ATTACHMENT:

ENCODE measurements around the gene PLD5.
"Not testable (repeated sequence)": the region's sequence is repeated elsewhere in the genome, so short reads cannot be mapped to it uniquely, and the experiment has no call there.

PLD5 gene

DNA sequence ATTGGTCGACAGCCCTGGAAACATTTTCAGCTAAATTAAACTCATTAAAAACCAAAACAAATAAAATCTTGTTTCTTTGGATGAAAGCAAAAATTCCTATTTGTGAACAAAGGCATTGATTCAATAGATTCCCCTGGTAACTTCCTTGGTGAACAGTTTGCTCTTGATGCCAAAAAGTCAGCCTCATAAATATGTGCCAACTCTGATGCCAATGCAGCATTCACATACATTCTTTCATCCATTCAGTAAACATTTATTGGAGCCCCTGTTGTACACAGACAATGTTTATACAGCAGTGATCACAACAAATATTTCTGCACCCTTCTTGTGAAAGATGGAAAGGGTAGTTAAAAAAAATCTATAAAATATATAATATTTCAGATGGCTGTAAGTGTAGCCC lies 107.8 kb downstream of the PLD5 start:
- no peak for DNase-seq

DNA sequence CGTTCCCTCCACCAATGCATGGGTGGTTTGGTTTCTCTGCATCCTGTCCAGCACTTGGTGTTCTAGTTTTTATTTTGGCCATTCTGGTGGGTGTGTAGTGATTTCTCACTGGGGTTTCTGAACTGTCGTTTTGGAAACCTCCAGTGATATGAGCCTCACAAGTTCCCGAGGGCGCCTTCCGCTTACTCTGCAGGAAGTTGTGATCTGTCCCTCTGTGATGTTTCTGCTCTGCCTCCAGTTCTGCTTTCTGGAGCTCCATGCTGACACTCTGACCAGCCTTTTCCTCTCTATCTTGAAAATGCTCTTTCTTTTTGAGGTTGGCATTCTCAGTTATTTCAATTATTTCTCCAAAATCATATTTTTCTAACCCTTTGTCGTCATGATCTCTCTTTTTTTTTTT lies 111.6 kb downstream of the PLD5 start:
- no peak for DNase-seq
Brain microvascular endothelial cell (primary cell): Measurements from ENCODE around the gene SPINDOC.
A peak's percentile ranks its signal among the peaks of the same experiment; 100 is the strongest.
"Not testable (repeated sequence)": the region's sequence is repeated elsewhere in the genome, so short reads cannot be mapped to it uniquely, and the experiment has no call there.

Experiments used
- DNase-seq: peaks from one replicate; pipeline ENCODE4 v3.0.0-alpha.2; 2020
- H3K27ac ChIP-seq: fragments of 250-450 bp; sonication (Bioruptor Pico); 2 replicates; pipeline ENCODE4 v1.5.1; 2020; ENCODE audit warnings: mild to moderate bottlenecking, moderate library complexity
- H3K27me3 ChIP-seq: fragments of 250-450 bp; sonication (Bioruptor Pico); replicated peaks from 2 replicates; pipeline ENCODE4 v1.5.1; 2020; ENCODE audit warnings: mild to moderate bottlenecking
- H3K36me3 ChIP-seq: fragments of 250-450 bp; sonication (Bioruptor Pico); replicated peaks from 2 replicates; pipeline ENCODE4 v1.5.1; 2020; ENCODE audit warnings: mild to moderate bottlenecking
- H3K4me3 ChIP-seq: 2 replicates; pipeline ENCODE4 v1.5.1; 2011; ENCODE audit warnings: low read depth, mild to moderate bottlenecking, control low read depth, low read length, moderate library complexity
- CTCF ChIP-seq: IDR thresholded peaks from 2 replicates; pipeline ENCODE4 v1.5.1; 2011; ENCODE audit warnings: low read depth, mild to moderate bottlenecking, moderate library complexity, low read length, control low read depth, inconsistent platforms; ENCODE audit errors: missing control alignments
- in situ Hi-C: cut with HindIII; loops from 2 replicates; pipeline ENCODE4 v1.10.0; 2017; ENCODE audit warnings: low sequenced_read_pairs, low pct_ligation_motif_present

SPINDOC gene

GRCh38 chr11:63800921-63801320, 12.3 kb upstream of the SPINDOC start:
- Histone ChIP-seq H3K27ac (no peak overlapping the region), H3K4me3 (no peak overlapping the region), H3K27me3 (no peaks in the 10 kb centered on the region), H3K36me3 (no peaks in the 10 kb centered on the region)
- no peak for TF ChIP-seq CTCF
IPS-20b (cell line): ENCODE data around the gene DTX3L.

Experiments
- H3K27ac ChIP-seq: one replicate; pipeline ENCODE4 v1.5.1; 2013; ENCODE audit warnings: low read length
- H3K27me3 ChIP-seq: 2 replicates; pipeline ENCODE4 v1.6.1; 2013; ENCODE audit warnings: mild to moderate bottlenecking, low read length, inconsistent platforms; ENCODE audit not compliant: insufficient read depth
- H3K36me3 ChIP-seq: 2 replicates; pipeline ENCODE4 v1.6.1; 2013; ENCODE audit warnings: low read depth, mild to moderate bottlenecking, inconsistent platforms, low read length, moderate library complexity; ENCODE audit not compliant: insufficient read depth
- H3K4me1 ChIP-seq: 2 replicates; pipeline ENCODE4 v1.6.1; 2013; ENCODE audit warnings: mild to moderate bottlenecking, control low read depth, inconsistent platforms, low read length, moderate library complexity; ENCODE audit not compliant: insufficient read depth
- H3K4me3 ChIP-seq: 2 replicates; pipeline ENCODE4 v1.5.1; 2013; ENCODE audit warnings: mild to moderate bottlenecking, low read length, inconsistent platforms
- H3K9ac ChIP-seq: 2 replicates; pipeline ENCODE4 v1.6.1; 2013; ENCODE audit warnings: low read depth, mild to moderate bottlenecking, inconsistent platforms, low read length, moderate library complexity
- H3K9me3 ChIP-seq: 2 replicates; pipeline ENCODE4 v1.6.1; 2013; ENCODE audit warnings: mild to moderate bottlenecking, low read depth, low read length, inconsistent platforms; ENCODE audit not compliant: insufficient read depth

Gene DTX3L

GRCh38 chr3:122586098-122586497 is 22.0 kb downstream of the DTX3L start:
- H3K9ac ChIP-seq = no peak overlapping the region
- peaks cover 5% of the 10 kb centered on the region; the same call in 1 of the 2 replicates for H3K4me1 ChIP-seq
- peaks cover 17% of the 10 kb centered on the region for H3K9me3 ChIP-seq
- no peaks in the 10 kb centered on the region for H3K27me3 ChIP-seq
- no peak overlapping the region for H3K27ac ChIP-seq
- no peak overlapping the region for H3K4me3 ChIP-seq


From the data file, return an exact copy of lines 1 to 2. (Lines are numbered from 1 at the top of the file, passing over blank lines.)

ENCODE measurements around the gene PLD5.
"Not testable (repeated sequence)": the region's sequence is repeated elsewhere in the genome, so short reads cannot be mapped to it uniquely, and the experiment has no call there.